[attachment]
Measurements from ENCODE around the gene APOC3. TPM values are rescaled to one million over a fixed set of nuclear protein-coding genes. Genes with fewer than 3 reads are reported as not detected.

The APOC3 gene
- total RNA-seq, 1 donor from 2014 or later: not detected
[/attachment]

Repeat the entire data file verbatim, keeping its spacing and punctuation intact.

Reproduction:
Measurements from ENCODE around the gene APOC3. TPM values are rescaled to one million over a fixed set of nuclear protein-coding genes. Genes with fewer than 3 reads are reported as not detected.

The APOC3 gene
- total RNA-seq, 1 donor from 2014 or later: not detected